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  1. Denis Konovalov

    it would be helpful if document explained why is this being done and for what business purpose, what Shibboleth is and how can it help BOE systems etc…

      1. Mohammad ALI

        Hi Brian,

        I need to integrate Okta with BOBJ BI – Tomcat as a Service Provider. Can you help me with some step by step instructions please?



        1. Ryan Roosa

          Mr. Hill has a great guide here (THANK YOU!) *but* it does assume some working knowledge of SAML to fill in the blanks.

          I would add that the most important piece in getting this setup working with a commercial IdP like Okta (or any other) is mapping an attribute (or set of attributes) using the provider’s ‘Attribute Statements’ for the defined application. Then, on the Shibboleth SP side, make sure to edit ‘/etc/shibboleth/attribute-map.xml’ to reflect the chosen attributes. Without these additional steps, you only have the attributes Shibboleth provides out-of-the-box which doesn’t include something like the “uid” referenced for the REMOTE_USER value in this guide (aside from LDAP-based setups). Here’s what it looks like added to attribute-map.xml:

          <!– Example of Okta attributes needed in Shibboleth’s attribute-map.xml ! –>

          <Attribute name=”uid” nameFormat=”urn:oasis:names:tc:SAML:2.0:attrname-format:unspecified” id=”uid”>

            <AttributeDecoder xsi:type=”StringAttributeDecoder”/>


          Without proper assignment and mapping of attributes between the IdP and Shibboleth SP you will be pulling your hair out wondering why nothing is being populated and passed via REMOTE_USER. There are also a couple of other things you need to make this setup work with Okta specifically.

          The first is that it is more helpful to use Okta’s deprecated SAML2 application template for this BOBJ/Tomcat/Apache/Shibboleth setup as opposed to their newer wizard as it gives a little more field flexibility when defining attribute statements to pass to the SP. Make sure to double and triple check that you don’t have fields such as “Post Back URL”, “Recipient”, “Audience Restriction”, “Destination” or “Default Relay State” mismatched. Having one or more of those improperly defined can put you in a world of hurt when trying to pass assertions (infinite redirect loops are not fun to troubleshoot).

          Referencing this guide for BOBJ and the recommended, deprecated SAML2 application template from Okta, typical input would be as follows:

          Post Back, Recipient, and Destination URLs: https://<HOST_FQDN>:443/Shibboleth.sso/SAML2/POST

          (This would usually be known as the Assertion Consumer Service, or ACS, endpoint)

          Audience Restriction and Default Relay State URLs:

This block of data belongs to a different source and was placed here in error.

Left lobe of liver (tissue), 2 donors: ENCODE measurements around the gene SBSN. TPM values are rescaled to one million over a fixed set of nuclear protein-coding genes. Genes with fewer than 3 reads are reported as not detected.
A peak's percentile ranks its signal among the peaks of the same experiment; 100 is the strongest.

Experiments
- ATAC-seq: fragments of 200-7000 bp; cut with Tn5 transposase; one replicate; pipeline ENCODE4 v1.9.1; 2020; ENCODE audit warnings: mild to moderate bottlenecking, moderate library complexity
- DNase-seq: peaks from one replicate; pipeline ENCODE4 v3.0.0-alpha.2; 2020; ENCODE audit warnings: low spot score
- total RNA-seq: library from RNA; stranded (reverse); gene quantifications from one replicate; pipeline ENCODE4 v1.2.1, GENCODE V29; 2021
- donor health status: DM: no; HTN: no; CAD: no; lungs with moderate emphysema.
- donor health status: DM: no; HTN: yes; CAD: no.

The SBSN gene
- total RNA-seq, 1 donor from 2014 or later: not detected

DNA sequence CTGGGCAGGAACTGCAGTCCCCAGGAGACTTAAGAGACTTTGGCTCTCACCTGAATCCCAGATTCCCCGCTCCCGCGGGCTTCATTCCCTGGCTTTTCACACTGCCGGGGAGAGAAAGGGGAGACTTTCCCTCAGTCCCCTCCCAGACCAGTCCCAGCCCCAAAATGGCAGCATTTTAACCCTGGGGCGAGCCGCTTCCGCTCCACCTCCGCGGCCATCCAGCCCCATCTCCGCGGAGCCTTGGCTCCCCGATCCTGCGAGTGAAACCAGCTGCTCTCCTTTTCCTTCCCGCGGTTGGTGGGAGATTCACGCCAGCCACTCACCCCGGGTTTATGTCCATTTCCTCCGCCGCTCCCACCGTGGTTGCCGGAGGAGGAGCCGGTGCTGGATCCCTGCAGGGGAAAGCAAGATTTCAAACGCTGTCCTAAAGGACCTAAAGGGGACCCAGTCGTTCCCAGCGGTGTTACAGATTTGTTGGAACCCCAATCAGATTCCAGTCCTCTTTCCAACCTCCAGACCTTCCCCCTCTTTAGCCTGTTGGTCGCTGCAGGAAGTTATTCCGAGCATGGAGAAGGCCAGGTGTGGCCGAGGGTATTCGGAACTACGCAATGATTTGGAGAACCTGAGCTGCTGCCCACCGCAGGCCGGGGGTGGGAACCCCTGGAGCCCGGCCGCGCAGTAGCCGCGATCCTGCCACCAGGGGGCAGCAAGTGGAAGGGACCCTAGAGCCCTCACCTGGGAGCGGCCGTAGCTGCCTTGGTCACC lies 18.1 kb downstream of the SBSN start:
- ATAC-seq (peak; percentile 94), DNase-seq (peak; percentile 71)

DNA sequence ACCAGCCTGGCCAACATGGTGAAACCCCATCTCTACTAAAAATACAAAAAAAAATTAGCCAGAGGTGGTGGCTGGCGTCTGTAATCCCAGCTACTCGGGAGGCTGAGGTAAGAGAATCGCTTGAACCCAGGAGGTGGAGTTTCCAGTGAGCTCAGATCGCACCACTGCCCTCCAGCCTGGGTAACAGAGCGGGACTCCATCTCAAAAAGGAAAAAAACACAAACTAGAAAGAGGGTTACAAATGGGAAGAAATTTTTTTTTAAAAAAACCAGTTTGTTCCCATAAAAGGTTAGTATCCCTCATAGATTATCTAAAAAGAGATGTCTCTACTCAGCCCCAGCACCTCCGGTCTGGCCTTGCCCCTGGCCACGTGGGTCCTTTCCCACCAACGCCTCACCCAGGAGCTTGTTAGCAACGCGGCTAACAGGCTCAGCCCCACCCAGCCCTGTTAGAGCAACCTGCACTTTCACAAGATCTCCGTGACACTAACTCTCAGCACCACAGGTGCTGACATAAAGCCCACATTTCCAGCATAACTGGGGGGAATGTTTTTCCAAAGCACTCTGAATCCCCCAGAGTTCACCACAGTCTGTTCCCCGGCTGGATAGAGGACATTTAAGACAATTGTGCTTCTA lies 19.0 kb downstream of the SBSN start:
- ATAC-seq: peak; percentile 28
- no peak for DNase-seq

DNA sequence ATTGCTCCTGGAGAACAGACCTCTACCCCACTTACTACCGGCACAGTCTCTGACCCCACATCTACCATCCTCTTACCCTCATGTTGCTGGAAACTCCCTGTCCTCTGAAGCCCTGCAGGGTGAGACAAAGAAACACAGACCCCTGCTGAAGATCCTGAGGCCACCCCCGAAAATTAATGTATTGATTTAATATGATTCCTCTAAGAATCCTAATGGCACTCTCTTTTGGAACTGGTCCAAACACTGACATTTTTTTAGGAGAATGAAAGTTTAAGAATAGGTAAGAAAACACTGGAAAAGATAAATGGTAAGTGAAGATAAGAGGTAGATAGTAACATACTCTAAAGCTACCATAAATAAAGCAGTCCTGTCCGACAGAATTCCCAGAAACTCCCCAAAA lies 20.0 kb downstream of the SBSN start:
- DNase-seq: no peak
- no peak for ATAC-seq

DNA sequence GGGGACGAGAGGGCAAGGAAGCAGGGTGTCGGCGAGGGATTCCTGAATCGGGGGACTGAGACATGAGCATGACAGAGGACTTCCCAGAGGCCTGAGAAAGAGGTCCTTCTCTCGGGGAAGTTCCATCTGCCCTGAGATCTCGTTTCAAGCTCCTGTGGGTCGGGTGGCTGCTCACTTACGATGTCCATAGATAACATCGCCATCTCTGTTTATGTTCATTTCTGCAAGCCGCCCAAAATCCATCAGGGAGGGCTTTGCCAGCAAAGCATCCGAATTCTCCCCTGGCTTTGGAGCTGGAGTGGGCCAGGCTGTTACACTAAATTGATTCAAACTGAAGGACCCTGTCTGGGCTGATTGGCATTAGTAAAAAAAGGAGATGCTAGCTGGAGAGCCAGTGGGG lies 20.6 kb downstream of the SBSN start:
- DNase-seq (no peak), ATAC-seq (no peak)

(Audience Restriction assumes ‘…/BOE/BI’ URL is the ‘entityID’ you chose for your SP in ‘shibboleth2.xml’ . It is not necessary to define Default Relay State if authentication is always/only SP-initiated)

          Other (possibly required) fields of note in the template:

          Name ID Format = Transient

          authnContextClassRef = PasswordProtectedTransport

          Request = Compressed

          Attribute Statments = uid|${user.userName}

          The second important piece is downloading the metadata file from Okta and making sure you load up certs for the virtual SSL hosts that Apache makes use of (443 and 4443 as referenced). If you haven’t messed about in shibboleth2.xml before then it may not be 100% clear where and how you reference the IdP metadata. SSO ‘entityID’ should be the same referenced in the metadata (i.e.<APP_ID_STRING>) and you can reference your metadata file directly from the filesystem like so (note the importance of the forward slashes even if you’re on a Windows platform):

          <MetadataProvider type=”XML” file=”C:/opt/shibboleth-sp/etc/shibboleth/Okta_metadata.xml”/>

          The Apache virtual SSL hosts’ certs/keys are defined in the ‘httpd-ssl.conf’ file like this:

          SSLCertificateFile “c:/Apache24/conf/certificate.crt”

          SSLCertificateKeyFile “c:/Apache24/conf/private.key”

          Of course certs should come from a CA that the client browser trusts. If the cert is self-signed without a trusted root CA on the client side, the standard browser warnings can throw off the SAML assertion exchange between IdP and SP (retries, timeouts, etc.).

          That’s about all I can think of for now. Okta does have a built-in template for BOBJ Secure Web Authentication as well but that requires a browser plug-in and does not use SAML as the setup in this guide does.

  2. Rob Vera

    Just wanted to add that I followed this document and implemented successfully a couple of weeks ago.  Thanks for putting this out there.  I may want to share my experiences and tweaks here and there in another post referencing your document as the starting point.  It can be a pain to get it to work and implement.  But it’s one of those things where you get it to work on one then it’s the same for the others. 

    Thanks a ton.  We’ve been trying to implement this with Shibboleth for a while. 

  3. Deepu Reddy

    We are trying to implement Okta integration via SAML with SAP BI 4.2 (Windows+Tomcat).

    Installed Apache+Shibboleth (to acts as Service Provider).

    However we are seeing errors is shibboleth logs

    “error building CredentialResolver: FilesystemCredentialResolver given mismatched key/certificate, check for consistency.” & “Shibboleth.SessionInitiator.SAML2 [1]: no credential resolver installed, leaving message unsigned”.

    End result is looping between Okta and SAP BI.

    Can anyone share their  Shibboleth2.xml file and any other relevant files (or) any documentation.

    Configuring Service Provider seems to be out of SAP Support. I wish they have included SAML Authentication like Tableau which has inbuilt.